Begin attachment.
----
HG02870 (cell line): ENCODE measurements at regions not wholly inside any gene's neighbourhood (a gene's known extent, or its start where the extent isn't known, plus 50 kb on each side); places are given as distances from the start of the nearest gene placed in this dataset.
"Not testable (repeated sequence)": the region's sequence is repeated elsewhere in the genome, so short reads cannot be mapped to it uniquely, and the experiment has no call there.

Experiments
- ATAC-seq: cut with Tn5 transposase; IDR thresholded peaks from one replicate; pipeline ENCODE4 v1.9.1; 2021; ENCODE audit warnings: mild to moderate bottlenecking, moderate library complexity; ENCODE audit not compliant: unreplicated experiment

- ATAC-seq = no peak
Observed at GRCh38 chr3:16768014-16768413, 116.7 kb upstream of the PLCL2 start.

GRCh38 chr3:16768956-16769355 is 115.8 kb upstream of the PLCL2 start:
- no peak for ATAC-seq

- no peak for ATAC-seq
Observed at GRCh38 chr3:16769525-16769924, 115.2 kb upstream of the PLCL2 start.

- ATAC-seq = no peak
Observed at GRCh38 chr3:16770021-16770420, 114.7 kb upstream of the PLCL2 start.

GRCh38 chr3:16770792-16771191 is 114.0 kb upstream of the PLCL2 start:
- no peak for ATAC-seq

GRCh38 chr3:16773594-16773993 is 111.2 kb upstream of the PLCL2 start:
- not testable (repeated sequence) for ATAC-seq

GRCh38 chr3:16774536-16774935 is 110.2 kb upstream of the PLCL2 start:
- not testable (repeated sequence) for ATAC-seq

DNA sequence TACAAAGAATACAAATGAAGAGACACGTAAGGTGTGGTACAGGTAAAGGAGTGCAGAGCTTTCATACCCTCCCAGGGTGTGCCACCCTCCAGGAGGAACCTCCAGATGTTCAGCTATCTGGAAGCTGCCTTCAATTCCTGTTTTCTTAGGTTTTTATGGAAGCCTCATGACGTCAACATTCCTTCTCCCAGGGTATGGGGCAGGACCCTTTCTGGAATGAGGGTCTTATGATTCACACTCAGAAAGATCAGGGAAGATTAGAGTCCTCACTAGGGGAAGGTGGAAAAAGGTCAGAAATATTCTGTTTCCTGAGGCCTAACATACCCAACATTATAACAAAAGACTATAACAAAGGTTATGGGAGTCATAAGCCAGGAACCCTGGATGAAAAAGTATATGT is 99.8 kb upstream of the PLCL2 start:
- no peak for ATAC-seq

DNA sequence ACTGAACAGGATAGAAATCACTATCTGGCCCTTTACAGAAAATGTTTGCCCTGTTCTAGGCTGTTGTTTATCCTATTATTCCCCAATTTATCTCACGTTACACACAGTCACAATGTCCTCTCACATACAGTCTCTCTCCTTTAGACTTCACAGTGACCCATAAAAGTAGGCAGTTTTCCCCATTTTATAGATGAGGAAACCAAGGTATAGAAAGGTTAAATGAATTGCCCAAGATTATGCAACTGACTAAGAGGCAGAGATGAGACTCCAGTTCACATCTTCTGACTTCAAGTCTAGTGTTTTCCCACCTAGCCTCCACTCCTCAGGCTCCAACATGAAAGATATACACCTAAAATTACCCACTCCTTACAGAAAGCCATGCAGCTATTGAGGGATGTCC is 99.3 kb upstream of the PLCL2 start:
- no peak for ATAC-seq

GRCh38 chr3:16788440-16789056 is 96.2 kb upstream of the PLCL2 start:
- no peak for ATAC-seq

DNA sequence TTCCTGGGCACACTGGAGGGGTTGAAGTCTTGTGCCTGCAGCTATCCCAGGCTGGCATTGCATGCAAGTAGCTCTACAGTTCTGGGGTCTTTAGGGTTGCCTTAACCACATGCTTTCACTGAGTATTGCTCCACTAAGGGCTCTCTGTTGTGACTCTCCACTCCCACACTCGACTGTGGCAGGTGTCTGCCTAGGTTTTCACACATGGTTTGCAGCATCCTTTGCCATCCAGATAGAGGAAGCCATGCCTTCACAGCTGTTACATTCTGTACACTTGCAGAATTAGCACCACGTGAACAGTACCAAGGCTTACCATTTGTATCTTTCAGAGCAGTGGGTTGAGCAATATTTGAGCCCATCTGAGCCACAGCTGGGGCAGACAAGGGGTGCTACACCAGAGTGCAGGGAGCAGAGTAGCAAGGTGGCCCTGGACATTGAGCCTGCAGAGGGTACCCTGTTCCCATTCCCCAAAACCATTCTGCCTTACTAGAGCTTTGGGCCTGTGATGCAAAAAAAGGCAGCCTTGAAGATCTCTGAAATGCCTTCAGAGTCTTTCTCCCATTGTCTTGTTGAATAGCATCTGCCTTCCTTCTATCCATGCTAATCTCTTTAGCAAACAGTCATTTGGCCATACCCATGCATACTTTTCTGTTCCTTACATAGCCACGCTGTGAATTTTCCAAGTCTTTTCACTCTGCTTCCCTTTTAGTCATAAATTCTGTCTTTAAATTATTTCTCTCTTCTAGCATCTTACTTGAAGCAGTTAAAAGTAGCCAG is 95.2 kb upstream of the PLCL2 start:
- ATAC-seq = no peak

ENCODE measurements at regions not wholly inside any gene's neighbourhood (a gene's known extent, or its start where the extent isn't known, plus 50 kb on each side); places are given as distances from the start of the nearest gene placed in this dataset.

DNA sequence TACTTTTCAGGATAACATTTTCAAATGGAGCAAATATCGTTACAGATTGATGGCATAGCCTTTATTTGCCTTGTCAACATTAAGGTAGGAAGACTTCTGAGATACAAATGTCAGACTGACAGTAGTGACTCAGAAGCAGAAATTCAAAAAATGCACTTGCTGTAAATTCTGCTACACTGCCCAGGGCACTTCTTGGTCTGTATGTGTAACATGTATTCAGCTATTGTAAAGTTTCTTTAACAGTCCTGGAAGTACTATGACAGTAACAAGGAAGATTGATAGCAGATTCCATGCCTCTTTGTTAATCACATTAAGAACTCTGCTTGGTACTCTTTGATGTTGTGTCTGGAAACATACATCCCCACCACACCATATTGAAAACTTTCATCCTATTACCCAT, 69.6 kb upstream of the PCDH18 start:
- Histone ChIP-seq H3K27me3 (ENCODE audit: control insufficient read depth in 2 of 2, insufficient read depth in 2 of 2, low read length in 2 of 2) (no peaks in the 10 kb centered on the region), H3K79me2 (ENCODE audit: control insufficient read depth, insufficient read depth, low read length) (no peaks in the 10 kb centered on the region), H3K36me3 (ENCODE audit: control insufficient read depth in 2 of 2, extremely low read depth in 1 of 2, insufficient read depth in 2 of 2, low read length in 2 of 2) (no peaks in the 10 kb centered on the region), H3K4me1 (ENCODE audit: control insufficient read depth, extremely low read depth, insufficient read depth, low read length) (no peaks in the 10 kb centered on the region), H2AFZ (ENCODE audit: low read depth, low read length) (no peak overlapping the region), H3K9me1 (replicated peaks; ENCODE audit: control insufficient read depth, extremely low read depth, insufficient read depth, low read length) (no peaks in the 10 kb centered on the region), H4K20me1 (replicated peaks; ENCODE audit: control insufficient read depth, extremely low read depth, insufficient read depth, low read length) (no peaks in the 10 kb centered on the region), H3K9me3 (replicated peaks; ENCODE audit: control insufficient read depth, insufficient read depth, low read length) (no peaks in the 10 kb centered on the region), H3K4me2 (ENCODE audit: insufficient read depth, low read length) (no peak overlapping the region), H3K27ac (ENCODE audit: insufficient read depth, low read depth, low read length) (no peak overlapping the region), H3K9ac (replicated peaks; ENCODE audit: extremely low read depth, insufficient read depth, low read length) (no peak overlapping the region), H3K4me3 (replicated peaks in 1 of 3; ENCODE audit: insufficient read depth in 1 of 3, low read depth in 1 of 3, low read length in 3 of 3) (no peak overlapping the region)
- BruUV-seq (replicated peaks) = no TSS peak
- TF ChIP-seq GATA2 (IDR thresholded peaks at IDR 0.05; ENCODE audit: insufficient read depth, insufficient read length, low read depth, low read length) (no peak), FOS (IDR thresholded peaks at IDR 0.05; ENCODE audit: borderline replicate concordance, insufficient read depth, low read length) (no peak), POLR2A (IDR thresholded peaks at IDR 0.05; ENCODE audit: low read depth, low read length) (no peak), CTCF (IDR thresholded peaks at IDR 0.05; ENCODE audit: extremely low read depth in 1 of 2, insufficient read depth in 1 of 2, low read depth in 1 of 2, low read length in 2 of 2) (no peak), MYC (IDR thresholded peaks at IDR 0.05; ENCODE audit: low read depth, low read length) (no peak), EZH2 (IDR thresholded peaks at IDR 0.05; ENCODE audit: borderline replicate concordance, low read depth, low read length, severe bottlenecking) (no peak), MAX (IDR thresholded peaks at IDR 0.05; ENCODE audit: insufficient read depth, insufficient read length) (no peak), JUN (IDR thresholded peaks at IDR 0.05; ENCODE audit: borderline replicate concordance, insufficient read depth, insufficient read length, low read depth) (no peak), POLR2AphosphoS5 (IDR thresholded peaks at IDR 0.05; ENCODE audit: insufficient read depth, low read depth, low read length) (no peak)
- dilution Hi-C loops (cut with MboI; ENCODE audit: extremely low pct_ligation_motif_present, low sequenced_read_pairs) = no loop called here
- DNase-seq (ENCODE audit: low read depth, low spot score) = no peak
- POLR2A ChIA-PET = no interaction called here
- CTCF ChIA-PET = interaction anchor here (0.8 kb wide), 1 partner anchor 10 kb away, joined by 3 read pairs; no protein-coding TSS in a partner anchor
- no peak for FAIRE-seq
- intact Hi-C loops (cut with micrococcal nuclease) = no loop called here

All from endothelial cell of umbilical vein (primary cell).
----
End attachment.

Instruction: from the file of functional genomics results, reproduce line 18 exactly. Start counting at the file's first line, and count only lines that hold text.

- not testable (repeated sequence) for ATAC-seq